Again, we have been working from the angle of discussing the behaviors themselves for a long time now. This hasn’t really prompted much behavioral change — it seems like business as usual out there. My book takes a fresh perspective: it looks at the power and influence females have over one another (for better and for worse) and lays out the actual impact and fallout from our inhumanity and incivility. I really believe most of us don’t mean the extent of harm that our behaviors can cause; we just don’t appreciate the impact that these garden-variety insults or outright cruelties can and do have on other human beings. A lot of it is simply done out of habit, sport, or even as a bonding mechanism. But these aren’t parlor games we’re playing. Girls and women all around us are getting hurt and feeling ambivalent about their own — they just aren’t talking about it. With all the recent bullying and suicide stories in the news, however, I do think many folks are at least beginning to appreciate that people have different degrees of resilience. Hopefully they’ll pause, start thinking twice, and do the right thing. It really goes back to the old golden rule: treat others as you’d like to be treated; treat people with respect, tolerance, and dignity.

5.) Your story is not an easy one to share, and I thank you for opening up and sharing. What is your number one goal that you hope to accomplish by spreading your message?

This book is all about raising awareness about what’s really going on within the gender. I want to promote a more proactive, mindful civility generally, but starting with females (over half our population, after all) isn’t an unreasonable place to begin since we have our own set of unique issues to tackle.The fallout from our incivility is, again, appreciable. A lot of women are subtly turning away from each other, bunkering down in more exclusive clusters of carefully selected girlfriends, feeling wary of women they don’t know and, ultimately, contributing to a less connected and collaborative society of females. I can’t tell you how many women have told me things like: “Gosh, I’d never considered that my current insecurities or the reason I avoid female group events or certain types of women might have something to do with that pack of girls who tormented me back in junior high.” Many of us truly don’t appreciate that a seemingly innocuous nudge, slight, or outright jab can leave lasting marks on another human being. I think that awareness of that is key to changing the status quo.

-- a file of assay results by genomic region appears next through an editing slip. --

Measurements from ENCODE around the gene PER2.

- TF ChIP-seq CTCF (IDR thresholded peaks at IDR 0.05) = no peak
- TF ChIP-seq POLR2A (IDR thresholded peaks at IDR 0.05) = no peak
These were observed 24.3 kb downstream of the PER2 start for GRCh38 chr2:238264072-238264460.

Beneath the surface, there’s a lot of ambivalence and quiet suffering within our gender - women just haven’t been talking about it openly. We feel awkward, ashamed, or like the odd girl out. It feels vaguely anti-woman, too, to point fingers within the gender when there are plenty of other culprits to blame for our problems, such as men and the media. While I can’t necessarily deliver tidy Hallmark solutions or silver-bullet methods for engineering social change, I’m hoping the book will trigger reflection and fresh dialogues among women and, yes, a genuine commitment to pausing, thinking twice, opening up, and being more supportive toward one another. Almost 97% of my survey say they believe the female culture in this country has to change. They want something better for the gender, a “new normal,” if you will. But this is going to take serious reflection and resolve. And it’s going to take a village.


Thanks so much for sharing your thoughts with us, Kelly. We're part of the village.

1 comment:

  1. Wow what a beautiful interview! She is so wise, and insightful! Thank you Steph and Kelly!